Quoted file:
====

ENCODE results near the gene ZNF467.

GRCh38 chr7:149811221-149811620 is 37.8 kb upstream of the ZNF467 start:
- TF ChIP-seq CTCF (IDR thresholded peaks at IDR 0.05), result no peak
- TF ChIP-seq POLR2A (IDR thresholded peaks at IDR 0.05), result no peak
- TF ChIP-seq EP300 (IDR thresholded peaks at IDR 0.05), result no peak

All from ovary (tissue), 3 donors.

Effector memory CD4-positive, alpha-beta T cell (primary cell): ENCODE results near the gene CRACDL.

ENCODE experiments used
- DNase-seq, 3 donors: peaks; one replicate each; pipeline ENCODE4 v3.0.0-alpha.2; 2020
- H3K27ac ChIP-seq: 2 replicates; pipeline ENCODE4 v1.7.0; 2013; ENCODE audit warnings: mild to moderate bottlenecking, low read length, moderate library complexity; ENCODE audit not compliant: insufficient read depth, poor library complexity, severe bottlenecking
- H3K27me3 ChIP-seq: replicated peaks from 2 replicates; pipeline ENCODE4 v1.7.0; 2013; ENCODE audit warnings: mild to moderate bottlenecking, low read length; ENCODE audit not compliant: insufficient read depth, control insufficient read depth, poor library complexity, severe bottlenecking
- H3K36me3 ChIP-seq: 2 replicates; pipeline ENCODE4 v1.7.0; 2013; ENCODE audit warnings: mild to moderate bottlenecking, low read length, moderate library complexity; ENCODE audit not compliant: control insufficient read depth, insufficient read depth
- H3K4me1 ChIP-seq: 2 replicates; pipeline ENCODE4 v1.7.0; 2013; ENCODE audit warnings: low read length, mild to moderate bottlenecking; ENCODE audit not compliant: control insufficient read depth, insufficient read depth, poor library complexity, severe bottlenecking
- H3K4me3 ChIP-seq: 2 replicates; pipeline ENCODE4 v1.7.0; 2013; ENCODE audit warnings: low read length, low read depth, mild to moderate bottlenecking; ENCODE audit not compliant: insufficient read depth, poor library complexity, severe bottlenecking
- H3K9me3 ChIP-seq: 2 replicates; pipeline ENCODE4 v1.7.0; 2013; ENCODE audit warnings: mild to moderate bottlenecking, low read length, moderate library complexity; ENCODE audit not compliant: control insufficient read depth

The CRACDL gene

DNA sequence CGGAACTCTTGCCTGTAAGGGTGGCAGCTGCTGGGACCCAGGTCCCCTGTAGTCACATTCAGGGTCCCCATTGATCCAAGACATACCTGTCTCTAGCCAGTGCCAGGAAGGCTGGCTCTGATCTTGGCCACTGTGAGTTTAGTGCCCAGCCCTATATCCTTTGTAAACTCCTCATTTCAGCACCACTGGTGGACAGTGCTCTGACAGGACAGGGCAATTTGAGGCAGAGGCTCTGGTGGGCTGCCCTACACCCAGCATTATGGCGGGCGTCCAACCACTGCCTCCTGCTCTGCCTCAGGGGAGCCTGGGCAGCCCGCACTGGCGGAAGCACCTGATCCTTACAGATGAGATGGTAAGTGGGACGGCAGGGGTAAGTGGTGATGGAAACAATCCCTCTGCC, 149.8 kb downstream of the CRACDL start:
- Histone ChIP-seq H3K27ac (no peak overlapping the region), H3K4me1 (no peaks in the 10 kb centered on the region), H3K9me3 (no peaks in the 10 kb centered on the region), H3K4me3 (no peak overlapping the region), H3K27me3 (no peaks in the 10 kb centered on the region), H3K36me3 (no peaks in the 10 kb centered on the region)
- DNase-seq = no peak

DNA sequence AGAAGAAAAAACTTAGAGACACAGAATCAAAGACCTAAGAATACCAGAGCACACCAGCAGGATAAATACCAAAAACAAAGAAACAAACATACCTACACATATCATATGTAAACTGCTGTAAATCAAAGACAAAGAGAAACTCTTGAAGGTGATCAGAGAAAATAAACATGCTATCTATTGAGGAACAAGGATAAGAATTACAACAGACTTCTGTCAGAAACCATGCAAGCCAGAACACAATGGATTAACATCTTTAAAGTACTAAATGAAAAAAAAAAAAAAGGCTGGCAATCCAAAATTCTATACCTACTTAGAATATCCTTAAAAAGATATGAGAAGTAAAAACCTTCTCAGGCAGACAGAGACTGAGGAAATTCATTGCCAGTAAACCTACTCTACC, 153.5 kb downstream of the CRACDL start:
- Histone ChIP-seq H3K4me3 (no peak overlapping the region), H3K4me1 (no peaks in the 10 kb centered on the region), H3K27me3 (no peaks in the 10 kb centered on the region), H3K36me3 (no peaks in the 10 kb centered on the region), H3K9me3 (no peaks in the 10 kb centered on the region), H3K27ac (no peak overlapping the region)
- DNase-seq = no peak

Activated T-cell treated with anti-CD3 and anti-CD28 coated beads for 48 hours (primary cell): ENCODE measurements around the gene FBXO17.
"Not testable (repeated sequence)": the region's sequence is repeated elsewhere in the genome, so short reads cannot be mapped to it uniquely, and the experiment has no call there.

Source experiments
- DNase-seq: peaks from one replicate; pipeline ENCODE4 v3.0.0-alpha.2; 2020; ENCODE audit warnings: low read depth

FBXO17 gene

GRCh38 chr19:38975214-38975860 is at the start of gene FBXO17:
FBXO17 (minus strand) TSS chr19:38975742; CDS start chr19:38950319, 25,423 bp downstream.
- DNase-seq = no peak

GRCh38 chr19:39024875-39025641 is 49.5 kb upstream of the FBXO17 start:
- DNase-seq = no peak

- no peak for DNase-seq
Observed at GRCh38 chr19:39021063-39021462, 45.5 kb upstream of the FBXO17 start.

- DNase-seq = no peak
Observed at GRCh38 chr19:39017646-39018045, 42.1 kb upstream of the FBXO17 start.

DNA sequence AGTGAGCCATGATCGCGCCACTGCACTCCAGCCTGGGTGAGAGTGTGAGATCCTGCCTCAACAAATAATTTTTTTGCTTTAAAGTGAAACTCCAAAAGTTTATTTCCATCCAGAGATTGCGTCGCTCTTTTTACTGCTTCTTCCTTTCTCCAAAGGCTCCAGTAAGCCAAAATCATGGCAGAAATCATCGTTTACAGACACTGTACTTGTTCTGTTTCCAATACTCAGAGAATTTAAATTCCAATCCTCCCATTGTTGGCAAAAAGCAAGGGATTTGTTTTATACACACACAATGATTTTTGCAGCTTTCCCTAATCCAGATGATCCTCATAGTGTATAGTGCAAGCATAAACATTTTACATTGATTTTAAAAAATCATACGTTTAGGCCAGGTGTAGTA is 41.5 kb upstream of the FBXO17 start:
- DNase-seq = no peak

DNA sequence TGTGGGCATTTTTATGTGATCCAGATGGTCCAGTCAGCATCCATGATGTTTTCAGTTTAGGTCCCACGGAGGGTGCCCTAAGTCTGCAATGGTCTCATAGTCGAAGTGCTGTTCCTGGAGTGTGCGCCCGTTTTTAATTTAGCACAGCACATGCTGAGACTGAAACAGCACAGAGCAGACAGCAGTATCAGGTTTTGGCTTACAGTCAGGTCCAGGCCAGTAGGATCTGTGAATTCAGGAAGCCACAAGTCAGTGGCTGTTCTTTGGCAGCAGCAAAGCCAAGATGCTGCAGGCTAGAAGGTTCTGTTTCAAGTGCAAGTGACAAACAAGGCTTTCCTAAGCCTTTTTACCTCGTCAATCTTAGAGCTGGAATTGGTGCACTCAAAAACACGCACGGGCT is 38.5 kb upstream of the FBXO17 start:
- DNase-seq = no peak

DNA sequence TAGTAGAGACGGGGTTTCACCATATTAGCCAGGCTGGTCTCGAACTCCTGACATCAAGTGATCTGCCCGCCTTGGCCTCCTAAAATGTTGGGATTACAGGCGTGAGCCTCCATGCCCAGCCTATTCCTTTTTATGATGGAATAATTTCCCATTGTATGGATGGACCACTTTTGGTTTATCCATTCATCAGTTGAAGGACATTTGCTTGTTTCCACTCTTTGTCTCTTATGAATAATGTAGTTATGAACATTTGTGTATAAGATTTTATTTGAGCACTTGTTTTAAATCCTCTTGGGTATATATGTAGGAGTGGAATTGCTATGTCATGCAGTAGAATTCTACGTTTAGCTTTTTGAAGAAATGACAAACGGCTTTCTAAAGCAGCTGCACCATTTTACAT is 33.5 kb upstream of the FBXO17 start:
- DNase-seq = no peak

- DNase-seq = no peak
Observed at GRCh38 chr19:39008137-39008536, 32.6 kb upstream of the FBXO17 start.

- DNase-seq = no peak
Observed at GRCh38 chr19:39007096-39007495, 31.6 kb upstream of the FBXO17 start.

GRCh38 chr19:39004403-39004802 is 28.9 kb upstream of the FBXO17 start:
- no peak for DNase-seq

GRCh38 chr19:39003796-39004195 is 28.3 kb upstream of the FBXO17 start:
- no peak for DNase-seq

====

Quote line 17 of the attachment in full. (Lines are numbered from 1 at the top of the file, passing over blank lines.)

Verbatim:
DNA sequence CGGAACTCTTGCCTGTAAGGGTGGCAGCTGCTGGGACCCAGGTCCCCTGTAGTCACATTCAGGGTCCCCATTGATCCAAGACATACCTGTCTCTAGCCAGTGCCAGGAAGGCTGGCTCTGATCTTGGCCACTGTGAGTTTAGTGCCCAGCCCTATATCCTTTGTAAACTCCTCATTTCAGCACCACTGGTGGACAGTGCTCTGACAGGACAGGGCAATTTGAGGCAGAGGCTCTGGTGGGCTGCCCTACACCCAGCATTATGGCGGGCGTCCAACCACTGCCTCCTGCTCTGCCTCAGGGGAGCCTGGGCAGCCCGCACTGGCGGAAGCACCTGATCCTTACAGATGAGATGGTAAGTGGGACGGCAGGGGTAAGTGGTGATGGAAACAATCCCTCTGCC, 149.8 kb downstream of the CRACDL start: